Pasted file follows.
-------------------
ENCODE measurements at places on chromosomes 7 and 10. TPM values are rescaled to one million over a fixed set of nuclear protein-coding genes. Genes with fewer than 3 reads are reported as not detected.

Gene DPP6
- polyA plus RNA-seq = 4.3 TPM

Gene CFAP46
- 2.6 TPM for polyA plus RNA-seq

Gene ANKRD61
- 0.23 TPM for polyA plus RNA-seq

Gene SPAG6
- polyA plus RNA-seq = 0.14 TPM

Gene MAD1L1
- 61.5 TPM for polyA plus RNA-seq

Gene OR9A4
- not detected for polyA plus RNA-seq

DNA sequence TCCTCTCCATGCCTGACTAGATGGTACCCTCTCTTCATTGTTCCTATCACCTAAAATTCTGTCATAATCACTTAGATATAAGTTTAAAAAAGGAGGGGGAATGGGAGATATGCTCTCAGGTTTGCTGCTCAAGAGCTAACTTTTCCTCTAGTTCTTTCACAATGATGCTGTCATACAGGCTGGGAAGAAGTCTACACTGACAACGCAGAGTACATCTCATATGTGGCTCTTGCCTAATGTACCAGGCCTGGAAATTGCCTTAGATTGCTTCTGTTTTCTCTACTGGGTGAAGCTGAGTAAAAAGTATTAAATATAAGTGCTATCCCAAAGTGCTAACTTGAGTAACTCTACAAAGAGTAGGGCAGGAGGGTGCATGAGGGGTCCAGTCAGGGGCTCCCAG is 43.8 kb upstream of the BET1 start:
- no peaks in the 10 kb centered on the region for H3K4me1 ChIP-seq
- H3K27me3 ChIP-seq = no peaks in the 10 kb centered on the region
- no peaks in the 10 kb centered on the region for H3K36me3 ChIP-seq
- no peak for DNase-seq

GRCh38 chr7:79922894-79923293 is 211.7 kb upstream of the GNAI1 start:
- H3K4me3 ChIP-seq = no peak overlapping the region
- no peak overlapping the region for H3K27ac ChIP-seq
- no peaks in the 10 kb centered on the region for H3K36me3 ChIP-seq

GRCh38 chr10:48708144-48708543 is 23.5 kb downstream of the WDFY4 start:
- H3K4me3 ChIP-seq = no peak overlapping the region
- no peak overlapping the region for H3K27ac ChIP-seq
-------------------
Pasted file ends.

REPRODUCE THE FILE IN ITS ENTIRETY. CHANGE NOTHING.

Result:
ENCODE measurements at places on chromosomes 7 and 10. TPM values are rescaled to one million over a fixed set of nuclear protein-coding genes. Genes with fewer than 3 reads are reported as not detected.

Gene DPP6
- polyA plus RNA-seq = 4.3 TPM

Gene CFAP46
- 2.6 TPM for polyA plus RNA-seq

Gene ANKRD61
- 0.23 TPM for polyA plus RNA-seq

Gene SPAG6
- polyA plus RNA-seq = 0.14 TPM

Gene MAD1L1
- 61.5 TPM for polyA plus RNA-seq

Gene OR9A4
- not detected for polyA plus RNA-seq

DNA sequence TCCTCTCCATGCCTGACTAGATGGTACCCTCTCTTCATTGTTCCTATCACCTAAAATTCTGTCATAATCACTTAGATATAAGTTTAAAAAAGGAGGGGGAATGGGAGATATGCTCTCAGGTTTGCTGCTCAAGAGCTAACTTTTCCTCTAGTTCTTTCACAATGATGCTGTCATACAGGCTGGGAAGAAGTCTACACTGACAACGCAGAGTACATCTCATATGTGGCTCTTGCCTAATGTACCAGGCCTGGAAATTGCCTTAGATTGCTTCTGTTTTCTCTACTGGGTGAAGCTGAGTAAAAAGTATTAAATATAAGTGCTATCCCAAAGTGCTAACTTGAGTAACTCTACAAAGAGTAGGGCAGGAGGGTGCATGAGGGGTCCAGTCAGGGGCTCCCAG is 43.8 kb upstream of the BET1 start:
- no peaks in the 10 kb centered on the region for H3K4me1 ChIP-seq
- H3K27me3 ChIP-seq = no peaks in the 10 kb centered on the region
- no peaks in the 10 kb centered on the region for H3K36me3 ChIP-seq
- no peak for DNase-seq

GRCh38 chr7:79922894-79923293 is 211.7 kb upstream of the GNAI1 start:
- H3K4me3 ChIP-seq = no peak overlapping the region
- no peak overlapping the region for H3K27ac ChIP-seq
- no peaks in the 10 kb centered on the region for H3K36me3 ChIP-seq

GRCh38 chr10:48708144-48708543 is 23.5 kb downstream of the WDFY4 start:
- H3K4me3 ChIP-seq = no peak overlapping the region
- no peak overlapping the region for H3K27ac ChIP-seq